Note to our readers: This column is not an endorsement of any candidate but is meant to discuss the capital market reactions to the post-election outcome.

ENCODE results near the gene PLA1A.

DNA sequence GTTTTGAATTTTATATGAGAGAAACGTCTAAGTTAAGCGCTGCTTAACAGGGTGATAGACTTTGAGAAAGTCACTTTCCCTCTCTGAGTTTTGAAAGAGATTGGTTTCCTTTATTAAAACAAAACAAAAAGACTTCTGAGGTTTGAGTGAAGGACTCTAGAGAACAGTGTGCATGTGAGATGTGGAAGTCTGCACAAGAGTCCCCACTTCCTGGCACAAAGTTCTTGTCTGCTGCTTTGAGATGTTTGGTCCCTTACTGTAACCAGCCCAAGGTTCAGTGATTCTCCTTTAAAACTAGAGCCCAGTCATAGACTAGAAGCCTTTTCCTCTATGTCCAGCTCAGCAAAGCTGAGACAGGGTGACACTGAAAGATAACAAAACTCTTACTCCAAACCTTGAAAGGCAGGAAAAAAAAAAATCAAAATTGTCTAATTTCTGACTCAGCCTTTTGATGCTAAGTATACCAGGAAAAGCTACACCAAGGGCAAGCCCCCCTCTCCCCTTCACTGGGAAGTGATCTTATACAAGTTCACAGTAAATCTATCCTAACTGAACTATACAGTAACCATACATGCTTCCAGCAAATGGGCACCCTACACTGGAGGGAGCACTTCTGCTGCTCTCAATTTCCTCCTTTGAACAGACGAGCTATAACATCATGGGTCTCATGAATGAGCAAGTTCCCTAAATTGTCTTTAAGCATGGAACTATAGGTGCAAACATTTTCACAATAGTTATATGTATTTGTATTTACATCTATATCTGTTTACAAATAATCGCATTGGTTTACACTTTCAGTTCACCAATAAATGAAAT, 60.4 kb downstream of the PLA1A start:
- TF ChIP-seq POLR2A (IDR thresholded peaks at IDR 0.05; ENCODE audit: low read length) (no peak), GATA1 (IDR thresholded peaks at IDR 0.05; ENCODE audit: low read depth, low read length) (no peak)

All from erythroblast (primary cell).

Much like 2016, yesterday’s US election and the continuing aftermath have led to market volatility as investors struggle to understand the results. Once again, the polls failed to predict the actual results. As votes were being cast yesterday, investors were assuming a potential “blue wave” with Democrats in control of the Presidency, Senate and House. Equity markets staged a “relief rally” on the certainty of a definitive result. Treasuries sold off. The 10 year Treasury yield spiked to 0.96% after hours as investors assumed passage of another big stimulus package and potentially other major federal spending such as infrastructure. This bet on big fiscal policy meant lots of new treasury issuance so a sell off occurred. As the results came in during the evening, it became clear that the House and Senate were going to be split and the Presidential result would be uncertain for a few days at least. This scenario put stimulus and infrastructure expectations in reverse. Combined with the uncertainty of the Presidential result, a flight to quality was underway. This increased appetite for treasuries and the yield dropped 20 bps to about 0.75% this morning. Wall Street traditionally likes a divided government as that provides certainty of no major policy changes. But this hope is complicated by the need for some stimulus to avoid a long drawn out recovery from COVID-19 pandemic. The anticipated lack of fiscal policy will now put added pressure on the Fed to provide continuing accommodative monetary policy. I would expect that Fed chair Powell will address this tomorrow at his press conference for the November meeting. Stay tuned. By David R. Pascale, Jr. , Senior Vice President at George Smith Partners